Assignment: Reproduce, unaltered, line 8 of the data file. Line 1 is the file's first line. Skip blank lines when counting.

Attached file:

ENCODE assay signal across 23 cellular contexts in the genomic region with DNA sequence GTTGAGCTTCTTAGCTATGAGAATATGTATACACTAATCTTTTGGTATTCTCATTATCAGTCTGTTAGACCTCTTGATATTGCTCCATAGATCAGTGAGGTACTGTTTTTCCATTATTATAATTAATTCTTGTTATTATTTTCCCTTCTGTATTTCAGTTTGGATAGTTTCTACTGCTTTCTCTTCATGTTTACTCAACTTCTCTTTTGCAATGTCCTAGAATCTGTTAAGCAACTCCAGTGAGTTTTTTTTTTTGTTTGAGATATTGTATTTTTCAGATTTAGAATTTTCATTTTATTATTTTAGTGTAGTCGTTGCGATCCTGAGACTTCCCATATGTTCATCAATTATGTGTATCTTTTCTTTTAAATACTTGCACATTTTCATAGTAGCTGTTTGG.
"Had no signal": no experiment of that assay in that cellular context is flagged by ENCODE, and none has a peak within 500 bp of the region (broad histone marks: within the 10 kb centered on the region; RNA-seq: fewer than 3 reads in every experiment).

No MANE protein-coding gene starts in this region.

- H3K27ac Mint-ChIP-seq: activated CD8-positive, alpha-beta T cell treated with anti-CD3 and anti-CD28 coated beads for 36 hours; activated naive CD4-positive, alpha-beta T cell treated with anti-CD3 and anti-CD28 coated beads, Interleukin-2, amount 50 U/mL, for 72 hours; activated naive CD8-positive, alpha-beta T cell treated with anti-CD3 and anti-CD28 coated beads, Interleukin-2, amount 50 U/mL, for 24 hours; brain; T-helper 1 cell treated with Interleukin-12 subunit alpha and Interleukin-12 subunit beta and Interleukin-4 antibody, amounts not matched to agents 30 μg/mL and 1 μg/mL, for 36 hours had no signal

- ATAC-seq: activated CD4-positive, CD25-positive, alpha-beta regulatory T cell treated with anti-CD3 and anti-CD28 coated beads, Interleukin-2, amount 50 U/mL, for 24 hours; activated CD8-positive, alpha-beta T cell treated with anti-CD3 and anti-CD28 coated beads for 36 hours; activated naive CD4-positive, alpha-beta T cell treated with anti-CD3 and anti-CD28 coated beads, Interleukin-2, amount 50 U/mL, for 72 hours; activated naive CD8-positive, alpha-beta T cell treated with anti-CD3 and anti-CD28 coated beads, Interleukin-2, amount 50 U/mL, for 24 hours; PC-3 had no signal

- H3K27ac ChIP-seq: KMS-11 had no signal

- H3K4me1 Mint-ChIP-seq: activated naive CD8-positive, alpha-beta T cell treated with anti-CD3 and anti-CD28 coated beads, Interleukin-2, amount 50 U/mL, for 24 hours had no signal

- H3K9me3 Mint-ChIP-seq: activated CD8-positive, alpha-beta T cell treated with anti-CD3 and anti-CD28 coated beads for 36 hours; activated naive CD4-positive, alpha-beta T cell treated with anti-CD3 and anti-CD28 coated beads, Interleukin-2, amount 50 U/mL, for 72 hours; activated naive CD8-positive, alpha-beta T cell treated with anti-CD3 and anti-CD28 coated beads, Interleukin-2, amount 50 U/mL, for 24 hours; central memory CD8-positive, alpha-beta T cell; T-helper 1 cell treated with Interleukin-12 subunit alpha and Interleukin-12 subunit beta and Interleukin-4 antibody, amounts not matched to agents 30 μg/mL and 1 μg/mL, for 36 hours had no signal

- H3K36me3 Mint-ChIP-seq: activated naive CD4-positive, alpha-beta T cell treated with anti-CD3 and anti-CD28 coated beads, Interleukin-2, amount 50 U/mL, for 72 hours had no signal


- H3K9me3 Mint-ChIP-seq: activated CD8-positive, alpha-beta T cell treated with anti-CD3 and anti-CD28 coated beads for 36 hours; activated naive CD4-positive, alpha-beta T cell treated with anti-CD3 and anti-CD28 coated beads, Interleukin-2, amount 50 U/mL, for 72 hours; activated naive CD8-positive, alpha-beta T cell treated with anti-CD3 and anti-CD28 coated beads, Interleukin-2, amount 50 U/mL, for 24 hours; central memory CD8-positive, alpha-beta T cell; T-helper 1 cell treated with Interleukin-12 subunit alpha and Interleukin-12 subunit beta and Interleukin-4 antibody, amounts not matched to agents 30 μg/mL and 1 μg/mL, for 36 hours had no signal